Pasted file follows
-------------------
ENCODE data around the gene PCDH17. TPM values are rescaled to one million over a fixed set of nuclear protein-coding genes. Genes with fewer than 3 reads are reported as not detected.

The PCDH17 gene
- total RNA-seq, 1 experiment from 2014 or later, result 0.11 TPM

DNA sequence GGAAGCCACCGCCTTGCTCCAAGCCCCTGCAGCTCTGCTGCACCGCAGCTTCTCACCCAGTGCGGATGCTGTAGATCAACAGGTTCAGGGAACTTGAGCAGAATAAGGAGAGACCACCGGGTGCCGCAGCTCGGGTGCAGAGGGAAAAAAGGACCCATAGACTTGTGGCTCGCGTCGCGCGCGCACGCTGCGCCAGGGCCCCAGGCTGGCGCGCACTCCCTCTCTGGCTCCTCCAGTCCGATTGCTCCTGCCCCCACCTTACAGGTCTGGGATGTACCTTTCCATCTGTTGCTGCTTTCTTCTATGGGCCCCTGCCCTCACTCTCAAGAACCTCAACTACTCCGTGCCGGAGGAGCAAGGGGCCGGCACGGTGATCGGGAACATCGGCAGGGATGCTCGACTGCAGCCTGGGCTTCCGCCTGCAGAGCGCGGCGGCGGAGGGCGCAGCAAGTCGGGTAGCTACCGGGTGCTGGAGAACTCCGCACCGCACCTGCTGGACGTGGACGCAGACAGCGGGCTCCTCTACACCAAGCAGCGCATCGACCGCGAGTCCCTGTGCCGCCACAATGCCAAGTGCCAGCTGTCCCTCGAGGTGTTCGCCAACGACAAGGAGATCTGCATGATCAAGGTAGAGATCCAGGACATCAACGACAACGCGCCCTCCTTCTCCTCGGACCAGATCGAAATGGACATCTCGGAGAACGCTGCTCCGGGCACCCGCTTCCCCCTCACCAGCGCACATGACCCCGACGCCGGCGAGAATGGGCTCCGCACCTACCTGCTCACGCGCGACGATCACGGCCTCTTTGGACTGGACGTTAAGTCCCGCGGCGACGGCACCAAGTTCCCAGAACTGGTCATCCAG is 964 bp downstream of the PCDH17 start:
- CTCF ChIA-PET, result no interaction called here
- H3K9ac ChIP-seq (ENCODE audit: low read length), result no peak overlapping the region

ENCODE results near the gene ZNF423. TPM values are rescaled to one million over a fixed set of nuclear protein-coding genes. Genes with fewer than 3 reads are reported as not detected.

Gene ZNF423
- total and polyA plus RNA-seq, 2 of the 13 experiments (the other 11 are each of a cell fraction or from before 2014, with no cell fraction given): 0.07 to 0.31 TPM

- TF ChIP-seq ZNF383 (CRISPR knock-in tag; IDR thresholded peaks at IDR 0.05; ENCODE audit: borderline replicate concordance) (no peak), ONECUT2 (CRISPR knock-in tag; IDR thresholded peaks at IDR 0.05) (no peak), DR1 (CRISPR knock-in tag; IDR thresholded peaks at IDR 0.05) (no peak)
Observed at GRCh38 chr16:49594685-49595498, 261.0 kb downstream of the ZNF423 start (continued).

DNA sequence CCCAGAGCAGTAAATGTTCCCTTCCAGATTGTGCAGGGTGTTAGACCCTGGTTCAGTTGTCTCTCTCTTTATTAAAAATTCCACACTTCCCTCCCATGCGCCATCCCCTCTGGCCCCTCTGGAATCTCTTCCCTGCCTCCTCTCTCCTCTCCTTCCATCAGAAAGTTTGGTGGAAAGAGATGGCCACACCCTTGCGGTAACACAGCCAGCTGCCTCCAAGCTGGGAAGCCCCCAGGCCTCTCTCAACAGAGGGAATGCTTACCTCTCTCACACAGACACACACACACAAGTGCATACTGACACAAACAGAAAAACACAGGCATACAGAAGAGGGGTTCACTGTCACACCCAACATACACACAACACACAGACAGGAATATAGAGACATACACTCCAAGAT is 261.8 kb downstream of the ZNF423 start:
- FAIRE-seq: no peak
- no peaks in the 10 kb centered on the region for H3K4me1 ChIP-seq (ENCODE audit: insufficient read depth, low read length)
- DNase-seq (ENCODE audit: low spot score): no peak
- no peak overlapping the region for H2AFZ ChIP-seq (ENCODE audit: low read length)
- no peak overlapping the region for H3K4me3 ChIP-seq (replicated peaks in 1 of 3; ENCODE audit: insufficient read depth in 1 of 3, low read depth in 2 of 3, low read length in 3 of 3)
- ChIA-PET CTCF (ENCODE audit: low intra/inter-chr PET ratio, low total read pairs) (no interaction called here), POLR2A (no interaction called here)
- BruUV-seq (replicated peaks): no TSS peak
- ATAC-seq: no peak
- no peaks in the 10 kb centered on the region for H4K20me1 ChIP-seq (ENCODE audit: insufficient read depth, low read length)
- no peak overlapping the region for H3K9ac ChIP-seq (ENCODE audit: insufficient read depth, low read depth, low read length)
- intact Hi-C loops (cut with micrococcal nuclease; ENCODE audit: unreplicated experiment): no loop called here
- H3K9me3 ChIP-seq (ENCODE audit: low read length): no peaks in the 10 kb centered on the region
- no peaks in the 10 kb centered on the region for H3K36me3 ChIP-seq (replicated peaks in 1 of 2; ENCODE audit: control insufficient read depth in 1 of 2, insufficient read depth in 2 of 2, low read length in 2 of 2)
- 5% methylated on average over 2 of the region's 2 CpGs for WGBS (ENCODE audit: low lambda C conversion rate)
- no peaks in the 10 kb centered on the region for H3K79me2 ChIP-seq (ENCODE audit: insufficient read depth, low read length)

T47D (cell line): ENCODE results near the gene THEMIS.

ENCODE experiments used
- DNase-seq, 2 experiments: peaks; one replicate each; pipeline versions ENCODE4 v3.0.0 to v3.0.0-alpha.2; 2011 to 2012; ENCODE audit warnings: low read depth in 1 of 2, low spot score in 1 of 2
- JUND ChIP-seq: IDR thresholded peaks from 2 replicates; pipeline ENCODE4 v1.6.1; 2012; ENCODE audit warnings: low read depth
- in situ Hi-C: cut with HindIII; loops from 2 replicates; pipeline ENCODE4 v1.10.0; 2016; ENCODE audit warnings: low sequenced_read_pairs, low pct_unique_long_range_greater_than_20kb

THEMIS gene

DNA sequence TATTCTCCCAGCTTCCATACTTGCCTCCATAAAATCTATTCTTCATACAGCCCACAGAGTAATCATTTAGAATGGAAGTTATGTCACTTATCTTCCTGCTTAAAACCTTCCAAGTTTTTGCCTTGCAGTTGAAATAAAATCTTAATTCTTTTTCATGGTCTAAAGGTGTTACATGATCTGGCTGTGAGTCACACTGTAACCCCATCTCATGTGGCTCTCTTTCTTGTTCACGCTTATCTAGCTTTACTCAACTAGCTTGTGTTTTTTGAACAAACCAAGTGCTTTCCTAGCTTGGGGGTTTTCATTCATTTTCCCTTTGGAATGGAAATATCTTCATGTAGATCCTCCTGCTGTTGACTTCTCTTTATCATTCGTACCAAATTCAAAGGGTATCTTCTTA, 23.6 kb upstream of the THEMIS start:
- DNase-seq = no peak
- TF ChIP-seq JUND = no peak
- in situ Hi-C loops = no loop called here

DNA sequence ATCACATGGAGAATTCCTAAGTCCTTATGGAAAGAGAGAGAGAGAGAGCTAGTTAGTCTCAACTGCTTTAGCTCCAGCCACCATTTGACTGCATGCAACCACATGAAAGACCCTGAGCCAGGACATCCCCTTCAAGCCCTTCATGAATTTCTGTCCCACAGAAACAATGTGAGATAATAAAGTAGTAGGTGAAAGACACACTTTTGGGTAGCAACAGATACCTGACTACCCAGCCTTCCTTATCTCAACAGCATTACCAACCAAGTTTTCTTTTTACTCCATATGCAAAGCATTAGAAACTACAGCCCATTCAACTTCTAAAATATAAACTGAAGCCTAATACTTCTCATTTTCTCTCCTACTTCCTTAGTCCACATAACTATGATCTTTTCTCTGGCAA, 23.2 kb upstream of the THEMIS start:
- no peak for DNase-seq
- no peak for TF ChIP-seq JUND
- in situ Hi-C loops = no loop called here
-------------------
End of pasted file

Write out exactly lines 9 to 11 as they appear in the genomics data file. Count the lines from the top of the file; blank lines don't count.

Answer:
- total and polyA plus RNA-seq, 2 of the 13 experiments (the other 11 are each of a cell fraction or from before 2014, with no cell fraction given): 0.07 to 0.31 TPM

- TF ChIP-seq ZNF383 (CRISPR knock-in tag; IDR thresholded peaks at IDR 0.05; ENCODE audit: borderline replicate concordance) (no peak), ONECUT2 (CRISPR knock-in tag; IDR thresholded peaks at IDR 0.05) (no peak), DR1 (CRISPR knock-in tag; IDR thresholded peaks at IDR 0.05) (no peak)
Observed at GRCh38 chr16:49594685-49595498, 261.0 kb downstream of the ZNF423 start (continued).